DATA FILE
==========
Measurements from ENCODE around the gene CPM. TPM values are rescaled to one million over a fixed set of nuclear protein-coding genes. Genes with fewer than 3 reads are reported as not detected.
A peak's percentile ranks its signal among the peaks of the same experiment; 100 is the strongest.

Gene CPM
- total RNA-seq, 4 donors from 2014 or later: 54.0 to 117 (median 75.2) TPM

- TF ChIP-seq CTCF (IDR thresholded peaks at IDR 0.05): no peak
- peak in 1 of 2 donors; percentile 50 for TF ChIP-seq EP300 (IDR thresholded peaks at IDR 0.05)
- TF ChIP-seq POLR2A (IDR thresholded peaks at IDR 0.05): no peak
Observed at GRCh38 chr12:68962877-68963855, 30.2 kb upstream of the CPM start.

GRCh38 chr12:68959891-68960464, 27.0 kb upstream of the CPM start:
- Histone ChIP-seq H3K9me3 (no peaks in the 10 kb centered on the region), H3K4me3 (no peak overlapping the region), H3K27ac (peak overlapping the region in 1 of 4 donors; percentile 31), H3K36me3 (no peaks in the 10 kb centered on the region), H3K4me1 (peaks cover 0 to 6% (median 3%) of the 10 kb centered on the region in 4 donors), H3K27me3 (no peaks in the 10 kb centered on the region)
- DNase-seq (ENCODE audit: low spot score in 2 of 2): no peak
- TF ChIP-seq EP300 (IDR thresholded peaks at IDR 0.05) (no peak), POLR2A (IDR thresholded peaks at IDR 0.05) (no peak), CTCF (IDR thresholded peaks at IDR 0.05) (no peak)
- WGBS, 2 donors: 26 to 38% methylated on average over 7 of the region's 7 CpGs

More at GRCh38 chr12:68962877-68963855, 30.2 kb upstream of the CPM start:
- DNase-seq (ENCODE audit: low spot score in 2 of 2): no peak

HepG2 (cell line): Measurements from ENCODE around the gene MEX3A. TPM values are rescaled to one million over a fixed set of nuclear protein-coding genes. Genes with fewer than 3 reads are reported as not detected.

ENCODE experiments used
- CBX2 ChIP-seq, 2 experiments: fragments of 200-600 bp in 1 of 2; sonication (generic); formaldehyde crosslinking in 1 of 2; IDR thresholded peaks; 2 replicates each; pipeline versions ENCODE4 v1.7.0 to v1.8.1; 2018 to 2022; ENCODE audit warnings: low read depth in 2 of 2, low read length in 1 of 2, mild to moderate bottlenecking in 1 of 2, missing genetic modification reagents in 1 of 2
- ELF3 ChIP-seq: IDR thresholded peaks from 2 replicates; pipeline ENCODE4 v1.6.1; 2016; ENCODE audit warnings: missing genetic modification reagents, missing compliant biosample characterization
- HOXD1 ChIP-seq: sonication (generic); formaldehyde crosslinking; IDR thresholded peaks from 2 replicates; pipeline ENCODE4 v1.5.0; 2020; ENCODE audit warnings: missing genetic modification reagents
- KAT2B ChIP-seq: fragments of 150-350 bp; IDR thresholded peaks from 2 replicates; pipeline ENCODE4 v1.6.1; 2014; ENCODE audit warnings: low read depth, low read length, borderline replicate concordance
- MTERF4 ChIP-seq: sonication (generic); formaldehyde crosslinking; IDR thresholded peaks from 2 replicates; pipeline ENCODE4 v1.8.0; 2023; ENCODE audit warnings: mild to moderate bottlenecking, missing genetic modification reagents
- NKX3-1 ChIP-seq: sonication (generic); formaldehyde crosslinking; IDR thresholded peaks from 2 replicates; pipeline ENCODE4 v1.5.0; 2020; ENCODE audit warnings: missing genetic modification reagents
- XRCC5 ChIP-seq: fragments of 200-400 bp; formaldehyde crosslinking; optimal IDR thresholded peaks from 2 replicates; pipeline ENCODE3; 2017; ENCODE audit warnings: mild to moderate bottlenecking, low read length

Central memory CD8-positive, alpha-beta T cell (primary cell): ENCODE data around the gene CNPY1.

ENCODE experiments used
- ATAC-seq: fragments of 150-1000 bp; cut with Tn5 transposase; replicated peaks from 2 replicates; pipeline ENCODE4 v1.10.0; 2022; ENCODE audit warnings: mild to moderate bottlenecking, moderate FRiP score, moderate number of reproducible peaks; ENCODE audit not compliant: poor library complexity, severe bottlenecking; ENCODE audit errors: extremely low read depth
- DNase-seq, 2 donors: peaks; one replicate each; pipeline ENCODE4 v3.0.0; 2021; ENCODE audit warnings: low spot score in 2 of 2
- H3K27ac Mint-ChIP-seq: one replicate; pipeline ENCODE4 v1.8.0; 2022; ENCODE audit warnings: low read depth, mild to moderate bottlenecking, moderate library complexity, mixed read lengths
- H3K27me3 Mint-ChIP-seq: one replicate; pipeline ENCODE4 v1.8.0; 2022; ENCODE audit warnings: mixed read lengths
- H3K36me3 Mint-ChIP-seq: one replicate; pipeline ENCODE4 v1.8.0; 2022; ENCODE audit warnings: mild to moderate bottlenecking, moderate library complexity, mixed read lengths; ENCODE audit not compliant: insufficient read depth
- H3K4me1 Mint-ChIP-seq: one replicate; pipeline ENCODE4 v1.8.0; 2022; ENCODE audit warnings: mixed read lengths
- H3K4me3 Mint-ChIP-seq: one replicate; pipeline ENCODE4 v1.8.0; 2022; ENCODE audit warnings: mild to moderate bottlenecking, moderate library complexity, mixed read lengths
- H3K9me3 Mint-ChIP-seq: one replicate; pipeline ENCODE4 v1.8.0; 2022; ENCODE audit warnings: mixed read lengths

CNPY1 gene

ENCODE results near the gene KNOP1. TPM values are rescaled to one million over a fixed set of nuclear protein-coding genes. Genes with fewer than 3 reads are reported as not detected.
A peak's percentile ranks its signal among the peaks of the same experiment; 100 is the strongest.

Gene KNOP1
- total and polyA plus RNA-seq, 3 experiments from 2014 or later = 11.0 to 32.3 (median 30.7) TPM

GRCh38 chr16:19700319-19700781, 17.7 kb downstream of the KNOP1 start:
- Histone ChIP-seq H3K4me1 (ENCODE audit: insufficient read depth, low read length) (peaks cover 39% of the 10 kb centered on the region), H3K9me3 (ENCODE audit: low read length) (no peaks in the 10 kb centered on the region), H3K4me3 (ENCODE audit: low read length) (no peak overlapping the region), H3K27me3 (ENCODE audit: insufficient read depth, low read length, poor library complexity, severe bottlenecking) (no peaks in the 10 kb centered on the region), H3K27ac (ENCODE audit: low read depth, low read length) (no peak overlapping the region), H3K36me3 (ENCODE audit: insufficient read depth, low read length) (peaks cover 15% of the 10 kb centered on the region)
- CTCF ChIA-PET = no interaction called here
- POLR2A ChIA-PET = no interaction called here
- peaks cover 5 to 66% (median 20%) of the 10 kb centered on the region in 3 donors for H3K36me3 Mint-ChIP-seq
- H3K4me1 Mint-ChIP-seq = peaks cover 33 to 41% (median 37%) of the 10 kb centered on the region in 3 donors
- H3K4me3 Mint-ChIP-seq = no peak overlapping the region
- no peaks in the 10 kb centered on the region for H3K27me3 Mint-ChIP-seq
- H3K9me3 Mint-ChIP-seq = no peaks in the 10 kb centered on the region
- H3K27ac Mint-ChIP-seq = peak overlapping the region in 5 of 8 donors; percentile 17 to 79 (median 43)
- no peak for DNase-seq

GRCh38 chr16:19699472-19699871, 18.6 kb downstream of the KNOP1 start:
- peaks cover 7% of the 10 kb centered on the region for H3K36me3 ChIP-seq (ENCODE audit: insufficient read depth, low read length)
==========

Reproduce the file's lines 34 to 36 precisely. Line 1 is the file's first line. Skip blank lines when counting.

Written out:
- H3K9me3 Mint-ChIP-seq: one replicate; pipeline ENCODE4 v1.8.0; 2022; ENCODE audit warnings: mixed read lengths

CNPY1 gene

ENCODE results near the gene KNOP1. TPM values are rescaled to one million over a fixed set of nuclear protein-coding genes. Genes with fewer than 3 reads are reported as not detected.